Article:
Making the Healthy Switch From Sugary Snacks and Beverages + One Patient's Success Story
When doctors told her that her life was in danger, Crystal Avinger took control of her health with healthy eating. She had the motivation she needed: "I had to lose the weight because I had two children here that really needed me."
In this 2 Your Well-Being discussion, listen to Avinger's inspiring story and get tips for cutting out sugary snacks and beverages from registered dietitian Kate Watts.
Taking Control of Her Own Health: Crystal Avinger's Story
Doctors told Crystal Avinger that she needed to lose weight -- or she could lose her life. Avinger took this advice to heart, and immediately started making changes.
"It's crazy to not know what's happening inside of you until a doctor tells you, like you're almost on the brink of death," says Avinger. At the time, Avinger was 30, 307 pounds, pregnant, and battling congenital heart failure and type 2 diabetes.
"I was in the hospital for two weeks in the ICU after having the baby with all the health issues," Avinger says. When she came out of her medically induced coma, she decided enough was enough. It was time to make a change -- and thinking of her children motivated her.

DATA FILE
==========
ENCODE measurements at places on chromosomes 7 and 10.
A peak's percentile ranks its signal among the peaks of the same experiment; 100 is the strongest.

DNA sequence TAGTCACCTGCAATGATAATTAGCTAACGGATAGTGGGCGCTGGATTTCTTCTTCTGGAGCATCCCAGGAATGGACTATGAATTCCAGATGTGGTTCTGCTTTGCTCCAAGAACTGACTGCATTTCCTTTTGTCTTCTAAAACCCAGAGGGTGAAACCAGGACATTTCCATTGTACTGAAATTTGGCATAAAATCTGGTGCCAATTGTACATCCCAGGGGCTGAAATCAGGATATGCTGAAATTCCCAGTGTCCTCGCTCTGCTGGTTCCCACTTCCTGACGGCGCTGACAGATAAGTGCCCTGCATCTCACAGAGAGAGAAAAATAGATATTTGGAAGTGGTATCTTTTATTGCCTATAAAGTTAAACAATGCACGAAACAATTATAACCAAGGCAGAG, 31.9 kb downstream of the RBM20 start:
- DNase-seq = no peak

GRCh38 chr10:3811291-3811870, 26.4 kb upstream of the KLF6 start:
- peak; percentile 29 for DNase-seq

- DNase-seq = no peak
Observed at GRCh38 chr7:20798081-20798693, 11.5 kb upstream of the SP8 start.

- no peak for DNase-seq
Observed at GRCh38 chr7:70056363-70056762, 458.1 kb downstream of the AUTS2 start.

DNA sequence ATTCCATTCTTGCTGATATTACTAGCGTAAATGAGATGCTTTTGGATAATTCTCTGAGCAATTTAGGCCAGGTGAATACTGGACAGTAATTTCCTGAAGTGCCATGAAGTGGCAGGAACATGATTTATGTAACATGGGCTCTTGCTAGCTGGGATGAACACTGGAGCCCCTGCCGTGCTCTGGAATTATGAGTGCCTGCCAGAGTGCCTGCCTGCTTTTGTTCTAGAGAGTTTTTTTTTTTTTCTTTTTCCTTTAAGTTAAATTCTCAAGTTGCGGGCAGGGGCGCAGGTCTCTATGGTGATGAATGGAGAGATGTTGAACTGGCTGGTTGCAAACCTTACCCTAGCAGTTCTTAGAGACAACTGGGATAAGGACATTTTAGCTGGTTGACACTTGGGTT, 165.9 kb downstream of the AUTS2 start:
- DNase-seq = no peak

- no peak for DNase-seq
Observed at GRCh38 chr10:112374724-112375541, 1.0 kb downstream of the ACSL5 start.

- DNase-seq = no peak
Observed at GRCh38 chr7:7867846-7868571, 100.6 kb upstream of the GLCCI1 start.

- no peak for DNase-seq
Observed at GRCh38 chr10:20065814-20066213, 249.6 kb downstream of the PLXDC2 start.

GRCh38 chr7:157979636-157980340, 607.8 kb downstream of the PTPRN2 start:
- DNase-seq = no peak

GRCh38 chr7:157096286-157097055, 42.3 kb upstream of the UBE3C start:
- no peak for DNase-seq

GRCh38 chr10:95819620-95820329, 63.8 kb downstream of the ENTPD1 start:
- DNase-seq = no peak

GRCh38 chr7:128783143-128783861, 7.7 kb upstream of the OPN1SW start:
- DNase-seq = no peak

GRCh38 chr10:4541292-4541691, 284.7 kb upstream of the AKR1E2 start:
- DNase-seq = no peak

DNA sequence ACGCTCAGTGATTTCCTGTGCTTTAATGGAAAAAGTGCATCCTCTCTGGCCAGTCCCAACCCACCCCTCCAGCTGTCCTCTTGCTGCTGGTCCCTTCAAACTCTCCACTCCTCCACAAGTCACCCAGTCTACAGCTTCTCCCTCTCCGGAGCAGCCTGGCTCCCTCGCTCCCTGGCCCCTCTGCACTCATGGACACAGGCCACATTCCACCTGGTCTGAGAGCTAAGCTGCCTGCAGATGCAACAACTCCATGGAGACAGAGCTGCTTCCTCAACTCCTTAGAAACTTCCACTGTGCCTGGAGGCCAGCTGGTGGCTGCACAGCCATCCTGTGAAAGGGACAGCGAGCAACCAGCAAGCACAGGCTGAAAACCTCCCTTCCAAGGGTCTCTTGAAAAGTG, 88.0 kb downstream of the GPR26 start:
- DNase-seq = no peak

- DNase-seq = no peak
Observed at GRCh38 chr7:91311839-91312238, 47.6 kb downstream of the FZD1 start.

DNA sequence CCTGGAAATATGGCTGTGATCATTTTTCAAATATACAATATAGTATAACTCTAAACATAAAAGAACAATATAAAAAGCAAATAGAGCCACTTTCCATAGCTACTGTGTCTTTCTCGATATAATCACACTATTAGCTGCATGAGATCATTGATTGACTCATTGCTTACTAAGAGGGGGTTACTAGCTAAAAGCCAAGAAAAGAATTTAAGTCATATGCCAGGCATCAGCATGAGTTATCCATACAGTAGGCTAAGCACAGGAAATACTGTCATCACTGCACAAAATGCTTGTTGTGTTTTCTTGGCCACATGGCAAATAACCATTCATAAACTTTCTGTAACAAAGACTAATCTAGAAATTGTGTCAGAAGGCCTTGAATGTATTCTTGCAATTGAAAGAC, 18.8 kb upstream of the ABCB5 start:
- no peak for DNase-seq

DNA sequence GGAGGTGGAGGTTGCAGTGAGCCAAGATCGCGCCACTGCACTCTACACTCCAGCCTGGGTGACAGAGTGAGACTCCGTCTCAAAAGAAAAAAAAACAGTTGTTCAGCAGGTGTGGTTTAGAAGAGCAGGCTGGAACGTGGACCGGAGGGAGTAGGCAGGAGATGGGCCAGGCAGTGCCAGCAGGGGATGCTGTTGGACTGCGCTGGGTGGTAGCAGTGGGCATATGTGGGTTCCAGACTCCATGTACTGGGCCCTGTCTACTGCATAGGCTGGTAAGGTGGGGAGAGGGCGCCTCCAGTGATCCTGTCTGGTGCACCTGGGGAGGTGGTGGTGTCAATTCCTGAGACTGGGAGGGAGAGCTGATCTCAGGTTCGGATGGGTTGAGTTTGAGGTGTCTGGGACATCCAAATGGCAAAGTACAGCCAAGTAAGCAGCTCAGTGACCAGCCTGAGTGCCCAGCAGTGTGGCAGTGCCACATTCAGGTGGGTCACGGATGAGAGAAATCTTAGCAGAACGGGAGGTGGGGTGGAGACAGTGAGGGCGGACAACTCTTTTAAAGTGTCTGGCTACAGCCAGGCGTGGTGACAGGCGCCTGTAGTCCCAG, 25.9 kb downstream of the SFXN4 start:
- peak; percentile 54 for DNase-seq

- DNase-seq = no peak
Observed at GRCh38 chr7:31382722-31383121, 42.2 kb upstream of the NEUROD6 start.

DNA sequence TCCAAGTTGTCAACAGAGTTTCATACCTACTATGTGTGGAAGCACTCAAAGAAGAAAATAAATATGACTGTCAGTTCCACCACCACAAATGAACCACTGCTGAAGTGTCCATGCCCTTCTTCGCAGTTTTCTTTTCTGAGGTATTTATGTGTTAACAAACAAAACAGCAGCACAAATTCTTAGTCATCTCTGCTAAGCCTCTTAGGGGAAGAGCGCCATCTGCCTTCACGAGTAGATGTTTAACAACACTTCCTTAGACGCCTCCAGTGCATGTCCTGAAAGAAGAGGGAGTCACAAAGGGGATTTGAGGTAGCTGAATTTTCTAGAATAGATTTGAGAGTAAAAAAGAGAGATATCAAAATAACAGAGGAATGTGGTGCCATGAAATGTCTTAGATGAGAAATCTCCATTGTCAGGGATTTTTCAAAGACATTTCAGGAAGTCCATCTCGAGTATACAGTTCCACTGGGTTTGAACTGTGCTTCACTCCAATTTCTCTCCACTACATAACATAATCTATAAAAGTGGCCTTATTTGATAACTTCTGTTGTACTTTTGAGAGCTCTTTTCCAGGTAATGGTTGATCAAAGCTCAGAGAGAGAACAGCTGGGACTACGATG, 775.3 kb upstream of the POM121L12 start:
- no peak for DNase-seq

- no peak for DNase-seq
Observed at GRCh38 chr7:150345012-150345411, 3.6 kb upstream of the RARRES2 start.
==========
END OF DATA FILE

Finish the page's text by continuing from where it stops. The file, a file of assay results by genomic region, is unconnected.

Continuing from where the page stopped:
"I had to lose the weight, because I had two children here that really needed me. My mom died when I was 17 from heart failure and asthma. I couldn't let that be me," she says.
Eating Habits That Impact Your Health
According to registered dietitian Kate Watts, a healthy, balanced meal will be very colorful because it contains a variety of foods from different food groups. Anyone aiming for a healthy lifestyle should use the portion plate as a guide, says Watts, because it encourages us to fill half of our plates with colorful fruits and vegetables, and splits the other half of our plate with grains and proteins.
It's also important to pay attention to what's in your cup. "A really good first step for a lot of people is to look at what they're drinking... drinking just one 12-ounce soda each day increases your risk of dying from heart disease by almost one third," says Watts.
Avinger did exactly that -- cutting out sugar, adding in exercise, staying away from processed foods and following the healthy, low-sugar plan set out by her doctors and dietitians. Today, Avinger is grateful to be alive.
"You have to want it. You have to say enough is enough. I don't want to die. I want to be healthy. I want to walk up steps and not feel tired."
So far, she has dropped 140 pounds. "It was a slow process, but before I knew it, the weight was just falling off... To make right choices, making the best choices that you can, one good choice after the next is going to get you where you belong."